From combinatorial chemistry to cancer targeting nanotherapeutics

Kai Xiao, Juntao T Luo, Yuanpei Li, Wenwu Xiao, Joyce S Lee, Abby M. Gonik, Kit S. Lam

Research output: Chapter in Book/Report/Conference proceedingConference contribution

1 Scopus citations


We have developed a number of amphiphilic polymers, comprised of a cluster of cholic acids (4 to 10) linked by a series of lysines and attached to one end of a linear polyethylene glycol chain (PEG, 2000-5000 Dalton). Under aqueous condition, such telodendrimers can self-assemble together with hydrophobic payloads to form highly stable micelles (15-150 nm diameter, size tunable). We used near infrared fluorescence (NIRF) optical imaging technique to study the in vivo passive accumulation of our nanocarriers (via EPR effect) in different types and stages of tumors. The results demonstrated that the micelle could preferentially accumulate in many types of tumor xenografts or synografts implanted in mice. Nanoparticle uptake in solid tumors was found to be much higher than that of lymphoma, which could be attributed to the relatively low microvascular density in the latter. We have also demonstrated that micelles smaller than 64 nm preferentially targeted xenografts with high efficiency and with low liver and lung uptake, whereas those micelles at 154 nm targeted the tumor poorly but with very high liver and lung uptake. Telodendrimers decorated with oligolysine or oligoaspartic acid resulted in high uptake of the nanoparticles into the liver. When decorated with cancer targeting ligands identified from the one-bead-one-compound (OBOC) combinatorial library methods, the drug-loaded nanoparticles were rapidly taken up by the target cultured tumor cells causing cell death. In vivo near infra-red optical imaging studies with hydrophobic fluorescent dye demonstrated that xenograft uptake of the micelles was greatly enhanced by the cancer targeting peptide.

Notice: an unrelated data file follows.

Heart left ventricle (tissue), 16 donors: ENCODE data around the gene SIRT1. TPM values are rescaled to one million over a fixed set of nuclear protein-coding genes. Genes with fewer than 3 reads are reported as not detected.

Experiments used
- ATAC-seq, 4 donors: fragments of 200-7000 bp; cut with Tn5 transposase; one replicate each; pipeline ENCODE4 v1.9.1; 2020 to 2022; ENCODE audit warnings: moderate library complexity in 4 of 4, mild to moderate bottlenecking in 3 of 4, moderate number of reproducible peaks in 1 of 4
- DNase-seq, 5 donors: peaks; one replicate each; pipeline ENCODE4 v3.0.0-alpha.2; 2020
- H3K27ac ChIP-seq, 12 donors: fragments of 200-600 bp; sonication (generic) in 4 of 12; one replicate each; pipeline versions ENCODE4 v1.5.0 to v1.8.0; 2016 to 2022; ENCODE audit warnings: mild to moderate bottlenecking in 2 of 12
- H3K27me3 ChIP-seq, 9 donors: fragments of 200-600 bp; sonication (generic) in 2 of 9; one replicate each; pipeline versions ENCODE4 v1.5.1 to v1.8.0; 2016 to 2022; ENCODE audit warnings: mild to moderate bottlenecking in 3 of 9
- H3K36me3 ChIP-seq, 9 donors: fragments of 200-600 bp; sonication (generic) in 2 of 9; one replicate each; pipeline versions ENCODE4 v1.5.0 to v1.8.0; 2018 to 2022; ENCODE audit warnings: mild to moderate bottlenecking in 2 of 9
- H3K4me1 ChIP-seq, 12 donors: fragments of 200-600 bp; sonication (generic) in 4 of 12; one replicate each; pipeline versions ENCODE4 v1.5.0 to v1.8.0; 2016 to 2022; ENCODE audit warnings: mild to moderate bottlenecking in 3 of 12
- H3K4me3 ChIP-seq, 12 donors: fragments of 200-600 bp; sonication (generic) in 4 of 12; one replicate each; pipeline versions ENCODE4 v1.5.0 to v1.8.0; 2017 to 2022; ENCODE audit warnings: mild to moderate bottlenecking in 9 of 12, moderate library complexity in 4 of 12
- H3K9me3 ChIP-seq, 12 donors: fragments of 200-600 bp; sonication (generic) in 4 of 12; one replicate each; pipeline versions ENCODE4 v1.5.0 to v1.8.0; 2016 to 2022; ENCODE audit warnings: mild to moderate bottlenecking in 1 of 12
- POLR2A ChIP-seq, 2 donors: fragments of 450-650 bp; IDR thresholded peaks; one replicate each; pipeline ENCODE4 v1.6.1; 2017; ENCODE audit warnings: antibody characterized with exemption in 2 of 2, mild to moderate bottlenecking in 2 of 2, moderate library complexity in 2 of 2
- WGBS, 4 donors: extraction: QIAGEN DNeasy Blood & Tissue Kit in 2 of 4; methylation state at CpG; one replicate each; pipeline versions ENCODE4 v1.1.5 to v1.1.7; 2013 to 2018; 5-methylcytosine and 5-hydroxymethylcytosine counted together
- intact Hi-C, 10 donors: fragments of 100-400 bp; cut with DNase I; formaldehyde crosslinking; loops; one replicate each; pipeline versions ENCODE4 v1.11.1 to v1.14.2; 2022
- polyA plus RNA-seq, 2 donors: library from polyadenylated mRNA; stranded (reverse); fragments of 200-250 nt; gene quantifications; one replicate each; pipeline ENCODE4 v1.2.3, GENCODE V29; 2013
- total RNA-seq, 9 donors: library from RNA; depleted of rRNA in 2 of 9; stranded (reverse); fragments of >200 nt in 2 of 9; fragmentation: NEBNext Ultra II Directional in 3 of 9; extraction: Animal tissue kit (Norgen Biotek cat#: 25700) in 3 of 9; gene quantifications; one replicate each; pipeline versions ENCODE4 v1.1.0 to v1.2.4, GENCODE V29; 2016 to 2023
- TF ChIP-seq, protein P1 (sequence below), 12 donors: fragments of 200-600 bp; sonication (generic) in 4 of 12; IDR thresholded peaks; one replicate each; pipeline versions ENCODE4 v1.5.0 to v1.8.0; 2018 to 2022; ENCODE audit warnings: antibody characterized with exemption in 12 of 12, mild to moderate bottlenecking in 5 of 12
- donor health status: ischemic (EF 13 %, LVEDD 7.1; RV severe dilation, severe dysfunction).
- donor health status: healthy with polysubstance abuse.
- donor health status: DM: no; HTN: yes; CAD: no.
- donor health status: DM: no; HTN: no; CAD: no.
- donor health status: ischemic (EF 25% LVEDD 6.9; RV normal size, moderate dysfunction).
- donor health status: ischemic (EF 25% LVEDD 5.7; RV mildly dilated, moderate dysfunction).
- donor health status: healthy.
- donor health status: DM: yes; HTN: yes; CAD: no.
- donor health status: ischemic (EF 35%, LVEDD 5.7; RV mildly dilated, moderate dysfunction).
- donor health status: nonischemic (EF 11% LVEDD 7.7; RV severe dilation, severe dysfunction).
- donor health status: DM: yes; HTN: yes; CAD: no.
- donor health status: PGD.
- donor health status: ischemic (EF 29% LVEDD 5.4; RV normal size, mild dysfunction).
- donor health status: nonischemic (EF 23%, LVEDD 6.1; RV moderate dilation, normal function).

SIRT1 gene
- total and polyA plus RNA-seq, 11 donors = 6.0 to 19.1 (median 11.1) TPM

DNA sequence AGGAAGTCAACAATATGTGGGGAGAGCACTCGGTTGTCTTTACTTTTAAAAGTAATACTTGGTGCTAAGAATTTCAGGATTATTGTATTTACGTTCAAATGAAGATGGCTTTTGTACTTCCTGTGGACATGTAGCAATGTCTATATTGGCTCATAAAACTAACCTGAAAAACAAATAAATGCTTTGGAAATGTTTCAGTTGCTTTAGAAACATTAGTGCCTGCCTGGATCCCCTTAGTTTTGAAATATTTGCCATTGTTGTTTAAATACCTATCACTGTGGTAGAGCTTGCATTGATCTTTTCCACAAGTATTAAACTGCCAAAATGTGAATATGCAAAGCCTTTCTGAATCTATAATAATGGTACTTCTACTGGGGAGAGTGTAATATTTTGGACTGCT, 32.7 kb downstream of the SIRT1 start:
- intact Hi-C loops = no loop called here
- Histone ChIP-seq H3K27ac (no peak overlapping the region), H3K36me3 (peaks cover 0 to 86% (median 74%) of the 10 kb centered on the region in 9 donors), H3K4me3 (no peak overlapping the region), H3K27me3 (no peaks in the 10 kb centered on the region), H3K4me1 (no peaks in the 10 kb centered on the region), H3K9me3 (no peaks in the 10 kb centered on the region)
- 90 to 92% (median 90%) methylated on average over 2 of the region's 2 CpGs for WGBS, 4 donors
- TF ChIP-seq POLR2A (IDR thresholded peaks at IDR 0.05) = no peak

Original languageEnglish (US)
Title of host publicationProceedings of SPIE - The International Society for Optical Engineering
StatePublished - 2010
EventMicro- and Nanotechnology Sensors, Systems, and Applications II - Orlando, FL, United States
Duration: Apr 5 2010Apr 9 2010


OtherMicro- and Nanotechnology Sensors, Systems, and Applications II
Country/TerritoryUnited States
CityOrlando, FL


  • cancer imaging
  • cancer targeting ligands
  • cancer therapeutic
  • combinatorial chemistry
  • integrin
  • micelle
  • nanoparticle
  • OBOC
  • peptides
  • telodendrimer

ASJC Scopus subject areas

  • Applied Mathematics
  • Computer Science Applications
  • Electrical and Electronic Engineering
  • Electronic, Optical and Magnetic Materials
  • Condensed Matter Physics


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